Japan and South Korea are frequently referred to as ‘economic miracles’ as a consequence of their remarkable pace of economic growth achieved after World War II (Zang & Baimbridge, 2012). South Korea has transformed from one of the poorest developing countries to a newly industrialized country in just three decades by sustained high rates of economic expansion. While Japan has achieved amazing economic growth to become the first country to move from less-developed to developed economy status in the post-World War II era. As the two countries originally were neighbors and both lacked natural resources after the war, the trade between Japan and South Korea dramatically expanded brought by the diplomatic normalization in 1965. Along with it, investments and personnel exchanges also increased.
But lately, the tension between these two got flare-up. 2020 is almost over means the relationship has been in free fall for over two years. The heart of this tension centers around Japan’s occupation of the Korean Peninsula from 1910 to 1945. In 1910, Japan annexed Korea and turning it into a colony. In the late 1930s, Japan was starting to mobilize for war, so it began to force Korean people to work in factories and mines, or even enlist as soldiers. Finally, Japanese control of the peninsula ended in 1945 when it was defeated in the war. But the colonial period remains firmly planted in the collective memory of Korean people. During that time, thousands of so-called ‘comfort women’ were forced into sexual slavery and thousands of more people were coerced to work without pay (Maizland, 2019).
At the end of 2018, turns out that this old problem has been an open wound in the bilateral relationship between these two. South Korea’s top court demands compensation from Japanese companies to be given to forced wartime laborers and their families (Ezell, 2020). But Japan refused to comply with the court order. They argued that the matter has settled when the two countries established official diplomatic ties in 1965 and provided more than $800m in Japanese financial help (“South Korea and Japan’s feud explained”, 2019). They also fly an accusation to Korea for violating the 1965 Treaty by reopening claims for compensation.
In July 2019, Japan made decision to place national security restriction on the export of three chemicals such as fluorinated polyimide, resist polymers, and hydrogen fluoride to South Korea which are critical for the production of semiconductors and smartphone screens. The Japanese government claims that these sensitive technologies had been illegally sent to North Korea, Syria, and Iran for the use of making weapons. Japan also followed up the action by removing South Korea from the ‘white list’ of trusted partners, causing more than 1.100 products eliminated from the list. While Japan claimed its decision was a pure technocratic law enforcement issue, South Korea insisted that Japan’s move has political overtones and has led to higher costs, unnecessary delays, and disruptions to global supply chains. The outlook for both economies is not particularly great and would certainly not benefit either country, furthermore crushed South Korea’s tech industry. This because of Japan produces 90% of the world’s supply of fluorinated polyimide and 70% of global hydrogen fluoride production. Also, Japan supplies 90% of South’s Korea fluorinated polyimide imports and 44% of its hydrogen fluoride imports (Ezell, 2020). Those are the chemicals that South Korea’s tech giants, like Samsung, LG, and SK Hynix rely on. Even though the relative value of South Korea’s import of these three chemicals is just $33.6m each month, they export $8.4b worth of semiconductors made of those each month. It means that South Korea’s export-loss exposure is 250 times greater than Japan’s.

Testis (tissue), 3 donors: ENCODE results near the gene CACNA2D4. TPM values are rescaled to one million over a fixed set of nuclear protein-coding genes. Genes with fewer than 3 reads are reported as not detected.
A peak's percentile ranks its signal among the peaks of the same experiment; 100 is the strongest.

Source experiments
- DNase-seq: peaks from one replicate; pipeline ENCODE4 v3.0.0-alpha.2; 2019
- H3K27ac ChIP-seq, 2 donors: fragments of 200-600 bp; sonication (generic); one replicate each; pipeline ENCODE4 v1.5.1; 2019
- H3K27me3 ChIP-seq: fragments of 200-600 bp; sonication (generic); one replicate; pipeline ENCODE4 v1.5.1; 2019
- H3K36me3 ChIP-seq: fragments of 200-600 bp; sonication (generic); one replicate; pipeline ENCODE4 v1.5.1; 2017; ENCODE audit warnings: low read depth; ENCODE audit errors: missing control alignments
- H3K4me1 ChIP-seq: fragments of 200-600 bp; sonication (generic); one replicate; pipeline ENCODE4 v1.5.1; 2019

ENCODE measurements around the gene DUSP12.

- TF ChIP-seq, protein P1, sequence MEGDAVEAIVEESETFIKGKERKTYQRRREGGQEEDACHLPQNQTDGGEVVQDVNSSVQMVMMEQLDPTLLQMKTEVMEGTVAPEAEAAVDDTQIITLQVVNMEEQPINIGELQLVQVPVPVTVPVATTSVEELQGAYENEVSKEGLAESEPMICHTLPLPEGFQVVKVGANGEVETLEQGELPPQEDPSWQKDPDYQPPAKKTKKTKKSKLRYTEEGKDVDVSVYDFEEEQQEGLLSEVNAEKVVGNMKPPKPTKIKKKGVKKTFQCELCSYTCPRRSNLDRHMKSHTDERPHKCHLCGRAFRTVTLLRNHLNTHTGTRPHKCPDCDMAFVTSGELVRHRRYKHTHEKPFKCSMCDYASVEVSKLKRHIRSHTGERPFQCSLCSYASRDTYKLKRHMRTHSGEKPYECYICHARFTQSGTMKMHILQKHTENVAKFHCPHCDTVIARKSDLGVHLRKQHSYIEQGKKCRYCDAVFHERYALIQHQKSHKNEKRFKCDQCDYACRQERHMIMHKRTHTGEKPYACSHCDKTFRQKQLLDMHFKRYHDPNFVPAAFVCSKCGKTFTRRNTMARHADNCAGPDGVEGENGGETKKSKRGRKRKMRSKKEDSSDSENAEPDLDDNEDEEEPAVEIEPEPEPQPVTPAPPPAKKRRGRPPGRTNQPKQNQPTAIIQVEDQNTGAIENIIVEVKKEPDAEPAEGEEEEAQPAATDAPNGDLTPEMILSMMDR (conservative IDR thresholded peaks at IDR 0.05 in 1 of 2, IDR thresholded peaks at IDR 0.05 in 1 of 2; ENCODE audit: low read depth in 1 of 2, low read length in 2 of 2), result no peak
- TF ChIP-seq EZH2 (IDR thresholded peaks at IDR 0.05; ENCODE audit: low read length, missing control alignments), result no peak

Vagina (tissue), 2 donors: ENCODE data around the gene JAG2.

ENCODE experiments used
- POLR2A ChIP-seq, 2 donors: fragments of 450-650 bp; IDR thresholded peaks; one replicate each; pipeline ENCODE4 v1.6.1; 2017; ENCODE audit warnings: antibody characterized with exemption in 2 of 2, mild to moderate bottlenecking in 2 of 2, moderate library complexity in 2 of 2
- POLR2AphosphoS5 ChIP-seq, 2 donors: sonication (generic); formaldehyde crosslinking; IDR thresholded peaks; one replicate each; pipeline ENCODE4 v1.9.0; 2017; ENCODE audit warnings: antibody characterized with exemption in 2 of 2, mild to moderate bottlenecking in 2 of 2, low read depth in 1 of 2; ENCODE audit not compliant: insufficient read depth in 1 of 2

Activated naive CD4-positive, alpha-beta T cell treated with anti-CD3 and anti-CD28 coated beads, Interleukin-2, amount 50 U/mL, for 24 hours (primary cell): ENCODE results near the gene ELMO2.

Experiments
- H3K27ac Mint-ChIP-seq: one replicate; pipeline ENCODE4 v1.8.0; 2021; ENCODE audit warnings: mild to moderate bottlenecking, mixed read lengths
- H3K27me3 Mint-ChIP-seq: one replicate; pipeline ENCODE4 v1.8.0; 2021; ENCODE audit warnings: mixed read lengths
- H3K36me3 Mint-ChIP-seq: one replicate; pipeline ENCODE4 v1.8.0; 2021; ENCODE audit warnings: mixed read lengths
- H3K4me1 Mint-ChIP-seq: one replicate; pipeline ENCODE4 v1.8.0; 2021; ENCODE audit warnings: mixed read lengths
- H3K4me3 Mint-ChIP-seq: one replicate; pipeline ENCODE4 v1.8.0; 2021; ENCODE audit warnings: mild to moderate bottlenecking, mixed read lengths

Meanwhile, Japan is also not at an advantage. South Korea responded to Japan’s action by removing Japan from its own ‘white list’ and announced its intention to withdraw from GSOMIA (General Security of Military Intelligence Agreement). Moreover, over 11% of Japan’s exports to South Korea are in the semiconductor sector. So if Japan’s restriction harms South Korea’s semiconductor sector, then it could harm its own ICT companies as well. However, Japan’s automotive, retail, tourism, and beer sectors have been hit the hardest in this tension. That is because South Korean consumers have boycotted Japanese products and travel to Japan. One of the products is Japanese beer, the share fell 49.2% in 2019 and has essentially stopped since August. For the automotive sector, a few Japanese brands like Toyota and Nissan experienced sales slumps of 36.7% and 39.7% for the year.
The tension was successfully concentrated to prevent spreading to both trade relations. At the end of 2019, things looked to be getting better not only renewed the GSOMIA but also agreed to pause its WTO action. However, in February 2020 it is Japan who submitted a case to WTO, challenging South Korea’s government to its shipbuilding industry. South Korea responded in June by reopening its case against Japan. The sentiment in both countries finally formed the unwillingness to compromise citizens even in the face of economic ruin.
Ezell, Stephen. (2020, 16 January). Understanding the South Korea-Japan Trade Dispute and Its Impacts on U.S. Foreign Policy. ITIF. https://itif.org/publications/2020/01/16/understanding-south-korea-japan-trade-dispute-and-its-impacts-us-foreign
Maizland, Lindsay. (2019, 5 August). The Japan-South Korea Trade Dispute: What to Know. CFR. https://www.cfr.org/in-brief/japan-south-korea-trade-dispute-what-know
South Korea and Japan’s feud explained. (2019, 2 December). BBC News. https://www.bbc.com/news/world-asia-49330531
Zang, Wenyu & Baimbridge, Mark. (2012). Export, imports and economic growth in South Korea and Japan: a tale of two economies. Applied Economics, 44(3), 361-372. http://dx.doi.org/10.1080/00036846.2010.508722